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Armstrong Rival Ullrich Is King of the Road Race


SYDNEY, Australia — Lance Armstrong says he doesn't wake up every day and say, "I want to be an inspiration."

But Armstrong is. He always is. Armstrong will always be the cancer survivor and it is a label Armstrong will always be proud to wear.

Armstrong had his first Olympic race to today and won no medal.

His best medal hope is Saturday in the time trials. Armstrong said what he wanted to do in the road race was ride 239.4 kilometers--nearly 150 miles--and do whatever he could to help one of his U.S. teammates win.

"I'm at their disposal," Armstrong said. "When I look around this team, I don't see anyone who is here for themselves."

His teammates didn't medal either. Germany's Jan Ullrich, ranked No. 1 in the world in road racing and runner-up to Armstrong at the Tour de France, won the gold medal in a time of 5:29.08. Alexandre Vinokourov of Kazakhstan won the silver in a time of 5:29.17 with Ullrich's German teammate Andreas Kloeden winning bronze in 5:29.20.

The top American finisher was 27-year-old George Hincapie of Greenville, S.C. Hincapie, in his third Olympics, had a time of 5:30.34 and finished eighth. Armstrong finished 13th. Antonio Cruz of Long Beach finished 52nd.

Armstrong said that at the beginning of the last lap he looked at Hincapie. What the two thought they saw was a group of eight.

"We looked at each other and said, 'Sweet, we've got two guys in the top eight going for gold.' Then I looked up at the video screen and said to George, 'Who's that?' "

Hincapie's answer wasn't printable. What Armstrong and Hincapie missed was the breakaway of the leaders on the second-to-last of the 14 laps.

For the last lap, 20 minutes or so, the three leaders rode alone. They were talking to each other and there was no sprint to the finish. Ullrich, who Armstrong had predicted would be the winner, stood up in his seat for the last quarter mile and rode with no arms on the handlebars because he was waving in triumph.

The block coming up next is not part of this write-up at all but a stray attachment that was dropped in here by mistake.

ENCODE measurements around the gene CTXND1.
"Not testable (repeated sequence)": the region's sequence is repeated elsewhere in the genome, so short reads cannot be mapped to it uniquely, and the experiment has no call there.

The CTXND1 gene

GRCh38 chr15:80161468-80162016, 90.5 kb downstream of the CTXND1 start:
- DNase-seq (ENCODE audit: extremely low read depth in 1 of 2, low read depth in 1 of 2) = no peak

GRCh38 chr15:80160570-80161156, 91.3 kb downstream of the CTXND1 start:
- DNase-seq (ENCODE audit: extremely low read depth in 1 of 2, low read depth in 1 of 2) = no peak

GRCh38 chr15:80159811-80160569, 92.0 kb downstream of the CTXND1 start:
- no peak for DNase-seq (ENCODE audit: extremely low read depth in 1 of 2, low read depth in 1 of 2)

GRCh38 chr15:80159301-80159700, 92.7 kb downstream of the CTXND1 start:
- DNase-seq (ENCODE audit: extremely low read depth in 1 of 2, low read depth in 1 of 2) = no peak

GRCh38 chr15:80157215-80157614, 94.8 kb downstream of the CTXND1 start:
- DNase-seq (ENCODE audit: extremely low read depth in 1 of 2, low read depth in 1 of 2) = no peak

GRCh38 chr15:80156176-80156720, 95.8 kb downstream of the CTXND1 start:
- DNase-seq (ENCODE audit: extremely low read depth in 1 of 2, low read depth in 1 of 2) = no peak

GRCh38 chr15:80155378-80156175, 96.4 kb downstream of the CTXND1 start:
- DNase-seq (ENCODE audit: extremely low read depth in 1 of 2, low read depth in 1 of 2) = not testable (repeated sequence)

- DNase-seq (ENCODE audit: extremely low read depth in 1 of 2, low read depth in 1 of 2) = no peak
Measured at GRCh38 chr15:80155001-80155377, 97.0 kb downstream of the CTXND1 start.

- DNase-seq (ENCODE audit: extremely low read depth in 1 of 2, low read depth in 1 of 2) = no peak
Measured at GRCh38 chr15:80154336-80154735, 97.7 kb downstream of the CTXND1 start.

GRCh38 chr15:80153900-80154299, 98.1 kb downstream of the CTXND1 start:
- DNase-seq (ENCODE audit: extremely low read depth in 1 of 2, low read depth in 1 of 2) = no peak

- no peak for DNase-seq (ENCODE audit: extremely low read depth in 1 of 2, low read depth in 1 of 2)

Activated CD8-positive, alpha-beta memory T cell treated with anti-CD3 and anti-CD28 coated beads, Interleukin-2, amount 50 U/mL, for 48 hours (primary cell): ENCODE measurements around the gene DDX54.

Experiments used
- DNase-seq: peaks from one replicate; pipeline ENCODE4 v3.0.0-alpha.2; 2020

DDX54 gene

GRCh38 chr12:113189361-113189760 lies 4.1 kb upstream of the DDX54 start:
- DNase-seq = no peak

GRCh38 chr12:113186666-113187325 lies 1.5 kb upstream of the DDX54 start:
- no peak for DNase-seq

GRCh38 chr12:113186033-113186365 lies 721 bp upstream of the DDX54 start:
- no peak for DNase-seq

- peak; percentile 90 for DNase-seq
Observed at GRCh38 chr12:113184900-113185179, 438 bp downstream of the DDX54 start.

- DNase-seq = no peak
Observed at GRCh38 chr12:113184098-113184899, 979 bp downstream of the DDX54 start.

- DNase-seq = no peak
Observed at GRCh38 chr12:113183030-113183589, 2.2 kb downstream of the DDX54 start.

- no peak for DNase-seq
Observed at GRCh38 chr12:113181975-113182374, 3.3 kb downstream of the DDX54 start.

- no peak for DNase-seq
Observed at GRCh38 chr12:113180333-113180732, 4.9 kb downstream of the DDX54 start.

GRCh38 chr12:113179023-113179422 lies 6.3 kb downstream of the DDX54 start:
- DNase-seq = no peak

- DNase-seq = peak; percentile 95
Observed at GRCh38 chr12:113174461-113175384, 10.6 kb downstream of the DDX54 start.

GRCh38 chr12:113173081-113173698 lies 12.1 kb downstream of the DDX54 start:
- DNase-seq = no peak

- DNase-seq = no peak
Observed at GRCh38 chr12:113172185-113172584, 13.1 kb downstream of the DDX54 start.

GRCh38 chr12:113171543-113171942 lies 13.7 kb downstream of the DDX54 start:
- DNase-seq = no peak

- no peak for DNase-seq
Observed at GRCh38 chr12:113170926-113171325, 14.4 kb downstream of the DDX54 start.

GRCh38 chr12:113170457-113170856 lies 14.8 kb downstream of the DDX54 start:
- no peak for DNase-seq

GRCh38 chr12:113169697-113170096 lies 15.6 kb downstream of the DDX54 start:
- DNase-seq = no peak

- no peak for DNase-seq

Kloeden seemed to let Vinokourov take the silver.

"The tactics didn't roll our way," Armstrong said. "Unfortunately those three guys were already gone and we weren't going to catch them."

The Tour de France will always be Armstrong's ultimate triumph, Armstrong knows what will earn him more respect in the United States.

"Winning an Olympic medal would make a difference in getting cycling more noticed," Armstrong said. "Other than that, the only thing I can do is try to educate American fans about the tactics of racing.

"It was a little bit of a lottery tonight. I could say I'm damn disappointed. But I think I can make it up on Saturday [in the time trials]. Nobody can hide on Saturday. Saturday it's a race of truth."

The world knows Armstrong's story, of his recovery from testicular cancer which had spread to his lungs and brain. The world knows of his triumphant return to cycling and his winning of two Tour de France titles in a row.

Less than a month ago Armstrong had broken a bone in his neck. He had been hit by a car on a practice ride in France. American teammate Eric Hamilton was riding with Armstrong.

"I assumed the worst," Hamilton said. "The impact was amazing--so loud. I saw Lance flying and I didn't think the outcome would be too good. If you saw his bike, you wouldn't believe the condition he's in now."



Gold; Jan Ullrich, Germany

Silver: Alexandre Vinokourov, Kazakhstan

Bronze: Andreas Kloeden, Germay

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